Kitchin and Dodge address the topic of digital cities through a less conventional lens; that of code and the language it uses to create software. Less conventional because code and software are not necessarily the subjects of exciting literature. Code is just not sexy enough to get into the discussion. But it’s about time we shed some light on this silent worker, as software does all the heavy lifting. Through its lines of code and algorithms it orders hardware around, telling it what to do and when to do it. Sometimes in such an automated way that we humans have no interaction whatsoever in the process and no notion of its actual existance. The very notion of public space is affected by code, as Berry points out: “Public space more than often functions as a space between the vir­tual and the real, between labor and leisure, between work and home. In urban public space, the technology that sends us off into virtual worlds and the embodied experience of physical and mental mean­dering all but collide, forming a mise-en-scene that is all montage. (…) The technological and the embodied become just so many reified strips of perception whose arrangement is all but arbi­trary.” (Berry et al., page 7). 

Code is all around us. It is ubiquitous as software is present in our everyday lives, all of the time. It is in our entertainment, our work and our daily operations such as shopping with a credit card. Code creates spaces where we operate and live; it transduces spaces that already exist. “Code/space occurs when software and the spatiality of everyday life become mutually constituted, that is, produced through one another. Here, spatiality is the product of code, and the code exists primarily in order to produce a particular spatiality.” (Kitchin, R. & Dodge, M.,page 16). In this relationship, one cannot exist without the other. The same applies to the smart-coded cars described in Wired and in every other blogpost or article referencing smart cities. These cars, coded infrastructure according to Kitchin and Dodge, are driving on physical streets, also containing software, coming together as coded assemblages that depend on each other to perform. 

The way we move in our cities, the way we understand space is defined by the code that it transduces. However, it is not the software that determines how we as citizens cities should move and function in our cities. It is an actual decision and vision coming from the engineers who programme the code, ultimately from the decision-makers who enable this to happen.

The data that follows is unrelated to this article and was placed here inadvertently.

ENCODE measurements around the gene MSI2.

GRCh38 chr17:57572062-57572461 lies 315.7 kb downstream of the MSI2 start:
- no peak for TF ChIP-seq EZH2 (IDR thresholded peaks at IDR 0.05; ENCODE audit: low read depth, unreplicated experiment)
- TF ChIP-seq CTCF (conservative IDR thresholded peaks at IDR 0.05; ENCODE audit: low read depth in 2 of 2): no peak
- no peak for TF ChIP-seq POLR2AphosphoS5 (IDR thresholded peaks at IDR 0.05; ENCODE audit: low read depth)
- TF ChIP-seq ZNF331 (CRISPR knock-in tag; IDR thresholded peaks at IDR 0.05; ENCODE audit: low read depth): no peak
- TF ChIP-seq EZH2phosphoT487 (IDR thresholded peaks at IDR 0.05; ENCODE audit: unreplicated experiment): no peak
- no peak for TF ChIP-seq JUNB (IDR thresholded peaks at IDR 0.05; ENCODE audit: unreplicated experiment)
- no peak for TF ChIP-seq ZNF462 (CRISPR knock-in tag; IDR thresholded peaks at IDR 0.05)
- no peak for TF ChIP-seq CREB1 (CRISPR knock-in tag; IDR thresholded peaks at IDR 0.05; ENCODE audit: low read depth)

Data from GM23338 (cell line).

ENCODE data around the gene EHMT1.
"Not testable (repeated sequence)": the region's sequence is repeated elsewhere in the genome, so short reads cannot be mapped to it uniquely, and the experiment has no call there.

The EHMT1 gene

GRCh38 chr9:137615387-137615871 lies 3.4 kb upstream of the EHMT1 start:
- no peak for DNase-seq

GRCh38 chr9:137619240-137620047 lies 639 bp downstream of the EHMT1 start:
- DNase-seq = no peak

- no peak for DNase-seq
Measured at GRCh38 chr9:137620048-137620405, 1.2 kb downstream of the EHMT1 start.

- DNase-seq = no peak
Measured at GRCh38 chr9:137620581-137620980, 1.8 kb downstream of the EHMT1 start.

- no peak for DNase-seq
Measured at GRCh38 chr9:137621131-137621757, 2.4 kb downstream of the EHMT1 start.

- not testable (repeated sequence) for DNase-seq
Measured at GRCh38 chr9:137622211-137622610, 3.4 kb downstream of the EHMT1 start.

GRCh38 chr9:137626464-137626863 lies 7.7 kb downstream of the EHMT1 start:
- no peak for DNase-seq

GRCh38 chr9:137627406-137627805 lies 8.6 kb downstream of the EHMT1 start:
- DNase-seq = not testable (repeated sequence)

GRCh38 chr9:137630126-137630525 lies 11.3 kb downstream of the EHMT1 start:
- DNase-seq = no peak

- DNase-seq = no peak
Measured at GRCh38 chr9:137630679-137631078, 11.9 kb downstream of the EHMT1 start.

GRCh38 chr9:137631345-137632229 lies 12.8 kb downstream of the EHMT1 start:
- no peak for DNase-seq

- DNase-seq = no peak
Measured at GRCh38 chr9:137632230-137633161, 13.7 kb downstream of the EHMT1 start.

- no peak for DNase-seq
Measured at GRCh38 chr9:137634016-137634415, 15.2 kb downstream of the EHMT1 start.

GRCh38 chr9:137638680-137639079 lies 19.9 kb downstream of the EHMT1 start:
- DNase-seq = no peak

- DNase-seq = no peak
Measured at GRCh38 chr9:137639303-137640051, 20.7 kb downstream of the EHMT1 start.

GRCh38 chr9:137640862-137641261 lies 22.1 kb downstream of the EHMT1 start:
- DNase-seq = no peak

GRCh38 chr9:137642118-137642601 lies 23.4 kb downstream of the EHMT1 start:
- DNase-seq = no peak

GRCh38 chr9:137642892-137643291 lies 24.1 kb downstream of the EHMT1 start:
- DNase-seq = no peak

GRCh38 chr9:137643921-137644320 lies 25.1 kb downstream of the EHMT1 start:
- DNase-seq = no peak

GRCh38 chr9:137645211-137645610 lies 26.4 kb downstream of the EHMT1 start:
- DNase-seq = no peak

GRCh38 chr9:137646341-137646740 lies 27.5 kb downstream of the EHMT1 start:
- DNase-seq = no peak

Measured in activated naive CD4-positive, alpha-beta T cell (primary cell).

Although software is not sentient and conscious, it can exhibit some of the characteristics of being alive. (...) code can make things do work in the world in an autonomous fashion-that is, it can receive capta and process information, evaluate situations, make decisions, and, most significant, act without human oversight or authorization. (Kitchen and Dodge, page 5)

As Townsend mentions in the Wired article, “Cars didn’t take over the city until cities put rules in place that allowed it. It was a choice that city governments made. That’s one of the things that’s often uninformed about speculation that’s coming out of Silicon Valley now. They think they’re going to solve all the problems the car created by just putting in some software. Its a lot more complicated than that.” (Townsend quoted from  Wired). Software has been referred to as semi-sentient because of its automation capabilities, but this does not go as far as to believe that code is inserting itself in our cities without our human intervention. We might not be aware as inhabitants of a city of how far engrained and present software is around us, but it was purposely put there and that decision has shaped the spaces we inhabit as well as the way we function as a society.